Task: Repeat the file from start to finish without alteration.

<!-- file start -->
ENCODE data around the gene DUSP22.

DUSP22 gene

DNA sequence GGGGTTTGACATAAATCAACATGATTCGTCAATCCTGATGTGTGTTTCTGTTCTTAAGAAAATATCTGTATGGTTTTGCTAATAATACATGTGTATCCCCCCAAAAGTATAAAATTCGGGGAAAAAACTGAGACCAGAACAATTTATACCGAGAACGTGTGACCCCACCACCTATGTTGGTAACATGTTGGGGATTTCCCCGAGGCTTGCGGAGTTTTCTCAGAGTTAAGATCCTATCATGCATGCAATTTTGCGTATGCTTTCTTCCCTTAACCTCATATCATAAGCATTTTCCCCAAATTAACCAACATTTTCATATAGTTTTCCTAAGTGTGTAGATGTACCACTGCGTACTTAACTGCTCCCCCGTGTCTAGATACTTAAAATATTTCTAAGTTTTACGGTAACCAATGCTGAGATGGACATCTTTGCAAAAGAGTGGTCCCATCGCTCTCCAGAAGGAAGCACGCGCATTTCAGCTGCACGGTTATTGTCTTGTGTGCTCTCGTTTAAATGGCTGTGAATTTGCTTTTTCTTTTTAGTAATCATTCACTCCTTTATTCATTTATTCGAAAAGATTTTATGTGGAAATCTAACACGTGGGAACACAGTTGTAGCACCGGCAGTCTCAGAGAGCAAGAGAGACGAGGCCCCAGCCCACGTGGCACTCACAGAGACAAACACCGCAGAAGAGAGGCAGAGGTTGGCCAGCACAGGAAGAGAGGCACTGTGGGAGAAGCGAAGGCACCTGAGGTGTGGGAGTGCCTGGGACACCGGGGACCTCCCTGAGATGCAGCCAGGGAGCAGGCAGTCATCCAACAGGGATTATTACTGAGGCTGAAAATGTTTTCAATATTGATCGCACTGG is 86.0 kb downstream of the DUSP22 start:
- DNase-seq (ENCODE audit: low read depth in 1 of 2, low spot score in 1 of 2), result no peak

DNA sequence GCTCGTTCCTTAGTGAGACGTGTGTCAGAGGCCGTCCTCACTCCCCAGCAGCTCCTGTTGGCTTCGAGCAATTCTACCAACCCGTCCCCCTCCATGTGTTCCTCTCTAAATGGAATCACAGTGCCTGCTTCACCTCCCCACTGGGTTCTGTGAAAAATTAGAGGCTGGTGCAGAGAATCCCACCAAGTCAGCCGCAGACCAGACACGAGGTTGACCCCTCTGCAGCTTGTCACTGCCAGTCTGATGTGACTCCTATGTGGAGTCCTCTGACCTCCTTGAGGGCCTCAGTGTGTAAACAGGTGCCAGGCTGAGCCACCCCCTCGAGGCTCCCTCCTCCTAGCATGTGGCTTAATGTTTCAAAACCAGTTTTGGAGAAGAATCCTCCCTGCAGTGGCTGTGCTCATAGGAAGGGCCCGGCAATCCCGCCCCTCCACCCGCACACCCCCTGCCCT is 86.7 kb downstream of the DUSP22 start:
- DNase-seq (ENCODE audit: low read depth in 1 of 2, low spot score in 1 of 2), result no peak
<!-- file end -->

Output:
ENCODE data around the gene DUSP22.

DUSP22 gene

DNA sequence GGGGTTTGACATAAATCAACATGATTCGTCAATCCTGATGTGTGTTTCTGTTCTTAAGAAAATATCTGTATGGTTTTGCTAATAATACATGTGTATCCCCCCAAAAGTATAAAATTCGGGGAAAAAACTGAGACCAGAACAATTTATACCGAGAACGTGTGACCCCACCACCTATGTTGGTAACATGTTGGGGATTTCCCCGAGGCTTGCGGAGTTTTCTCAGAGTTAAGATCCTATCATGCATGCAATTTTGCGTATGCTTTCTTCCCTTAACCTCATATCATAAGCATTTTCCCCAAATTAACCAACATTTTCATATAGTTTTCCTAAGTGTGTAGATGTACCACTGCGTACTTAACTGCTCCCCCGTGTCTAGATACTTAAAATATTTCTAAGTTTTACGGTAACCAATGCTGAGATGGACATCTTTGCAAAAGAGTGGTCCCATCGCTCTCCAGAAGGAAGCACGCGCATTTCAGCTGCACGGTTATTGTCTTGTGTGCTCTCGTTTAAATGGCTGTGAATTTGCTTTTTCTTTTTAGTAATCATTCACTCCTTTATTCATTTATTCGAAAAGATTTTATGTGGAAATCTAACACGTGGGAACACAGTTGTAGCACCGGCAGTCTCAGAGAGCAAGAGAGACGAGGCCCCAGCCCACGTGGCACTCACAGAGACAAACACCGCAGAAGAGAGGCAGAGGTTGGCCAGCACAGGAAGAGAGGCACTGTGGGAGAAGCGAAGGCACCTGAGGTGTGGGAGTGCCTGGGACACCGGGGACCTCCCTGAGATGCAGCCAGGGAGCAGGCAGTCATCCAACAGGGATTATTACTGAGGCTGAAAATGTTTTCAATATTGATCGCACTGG is 86.0 kb downstream of the DUSP22 start:
- DNase-seq (ENCODE audit: low read depth in 1 of 2, low spot score in 1 of 2), result no peak

DNA sequence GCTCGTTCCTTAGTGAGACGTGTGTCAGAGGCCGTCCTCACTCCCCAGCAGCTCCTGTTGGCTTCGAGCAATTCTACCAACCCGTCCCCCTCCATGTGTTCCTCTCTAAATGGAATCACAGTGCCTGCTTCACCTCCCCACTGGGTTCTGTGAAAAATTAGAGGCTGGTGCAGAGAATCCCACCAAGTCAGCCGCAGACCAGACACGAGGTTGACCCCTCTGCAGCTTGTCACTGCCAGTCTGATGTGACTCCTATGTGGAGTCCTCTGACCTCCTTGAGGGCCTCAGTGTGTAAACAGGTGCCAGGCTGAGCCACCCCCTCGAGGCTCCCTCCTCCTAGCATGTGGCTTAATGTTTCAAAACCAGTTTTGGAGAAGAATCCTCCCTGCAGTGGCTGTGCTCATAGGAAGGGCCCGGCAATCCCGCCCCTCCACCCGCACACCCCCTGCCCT is 86.7 kb downstream of the DUSP22 start:
- DNase-seq (ENCODE audit: low read depth in 1 of 2, low spot score in 1 of 2), result no peak